The suggestion that between the discretionary trust tax and the capital acquisitions tax we are taxing people at the rate of 58 per cent, is stretching the limits. In the table on page 93 of the Bill the rates of capital acquisitions tax are set out. We are talking about a range of tax rates from nil up through a series of steps to 55 per cent. It would not be the case that all property in a discretionary trust which had been taxed and subsequently distributed and, therefore, liable to capital acquisitions tax would be subject to tax at 58 per cent on the distribution. It would be subject to tax in the hands of the beneficiaries at whatever was the appropriate rate of tax depending on the total amount of gifts they had got and whatever aggregation was being taken into account under the provisions here. There is not a single rate that would necessarily apply. It would depend on the class of the transfer, the threshold that applied in the case, the amount of the gift and the point on the scale on which different parts of it fell to be taxed.

I thank the Minister for his careful explanation. The point I was making on the 3 per cent, which is included in section 109, is that this is a new tax being introduced for the first time. I am not particularly worried about the number of people but once the estate goes over £200,000 we are talking about a 58 per cent tax on the remainder. An estate may be in the red and by virtue of the new taxes being introduced in this Finance Bill and the State going after its pound of flesh, which in all honesty and fairness should be surrendered to the State, the people who will suffer are those who will lose their jobs because the estate is broken up. I do not think that our legislation should allow that kind of situation. It is more important that the State should assist the creation of additional jobs rather than be putting jobs at risk. That is my only apprehension in this matter. I appreciate the rounds to which the Minister has gone, but when we are talking about large employers £25,000 is neither here nor there if we are talking about companies or estates that might be tied up in a discretionary trust. I do not see why the Minister includes the age limit of 35 under section 99 and yet is completely against that idea in section 106 for people who more or less fall into the same bracket.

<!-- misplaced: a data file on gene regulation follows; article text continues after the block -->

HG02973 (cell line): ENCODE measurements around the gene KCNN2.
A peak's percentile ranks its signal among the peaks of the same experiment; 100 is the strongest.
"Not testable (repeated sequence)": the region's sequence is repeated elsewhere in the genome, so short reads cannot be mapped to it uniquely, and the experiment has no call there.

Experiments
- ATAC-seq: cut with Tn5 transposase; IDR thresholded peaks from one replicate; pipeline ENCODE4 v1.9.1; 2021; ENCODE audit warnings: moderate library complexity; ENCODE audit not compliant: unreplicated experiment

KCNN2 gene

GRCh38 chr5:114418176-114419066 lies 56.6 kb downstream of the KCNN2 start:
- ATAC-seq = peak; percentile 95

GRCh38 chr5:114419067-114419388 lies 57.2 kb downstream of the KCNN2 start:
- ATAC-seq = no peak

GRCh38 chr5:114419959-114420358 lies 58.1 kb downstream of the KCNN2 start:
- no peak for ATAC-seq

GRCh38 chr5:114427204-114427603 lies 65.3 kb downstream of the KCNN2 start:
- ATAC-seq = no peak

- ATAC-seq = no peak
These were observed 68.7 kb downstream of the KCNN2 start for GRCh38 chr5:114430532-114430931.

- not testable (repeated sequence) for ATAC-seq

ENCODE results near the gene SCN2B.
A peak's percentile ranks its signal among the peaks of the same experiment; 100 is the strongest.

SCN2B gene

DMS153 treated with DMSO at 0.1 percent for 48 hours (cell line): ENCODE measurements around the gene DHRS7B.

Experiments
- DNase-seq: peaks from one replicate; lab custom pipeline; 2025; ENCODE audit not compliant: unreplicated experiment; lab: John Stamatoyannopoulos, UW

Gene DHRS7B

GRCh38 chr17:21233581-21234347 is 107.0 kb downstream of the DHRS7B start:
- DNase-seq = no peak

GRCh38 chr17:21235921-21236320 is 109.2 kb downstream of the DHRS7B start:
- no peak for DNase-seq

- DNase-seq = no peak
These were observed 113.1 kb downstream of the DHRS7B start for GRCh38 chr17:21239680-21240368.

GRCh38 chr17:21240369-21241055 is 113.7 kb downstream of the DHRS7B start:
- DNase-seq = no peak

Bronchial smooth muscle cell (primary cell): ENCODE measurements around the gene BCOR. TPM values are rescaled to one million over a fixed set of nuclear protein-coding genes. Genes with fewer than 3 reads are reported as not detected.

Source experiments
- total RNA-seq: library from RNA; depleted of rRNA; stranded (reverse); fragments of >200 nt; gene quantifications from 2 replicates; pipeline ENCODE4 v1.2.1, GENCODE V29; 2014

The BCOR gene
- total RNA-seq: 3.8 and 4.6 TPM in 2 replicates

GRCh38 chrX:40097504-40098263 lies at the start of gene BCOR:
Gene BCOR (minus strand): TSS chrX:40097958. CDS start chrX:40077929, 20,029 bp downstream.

As regards the discretionary trust tax, we have had a capital acquisitions tax in our tax code since 1976. In other words, we have decided that in the event of gifts, including gifts by way of inheritance, a tax should be paid by the beneficiaries on the value of what they receive. It is and always has been a graduated tax. We have seen the development of a device which, in the great majority of cases, is used either to avoid or defer almost indefinitely the payment of that tax. What I am providing for now is that if that device is used, a tax contribution will be made by the application of the tax to the discretionary trust. We have a number of safeguards. There are cases where it is perfectly legitimate to make an exception. There are occasions where the most prudent thing to do is to set up a trust, for example, in cases of totally improvident persons who would otherwise ruin their families in spite of having a substantial inheritance. We have provided for exceptions of that kind in the Bill which is reasonable. It is not reasonable, once we have decided that we have a tax on gifts given in this way, that we should allow one device to give some people the means of avoiding it or postponing it indefinitely.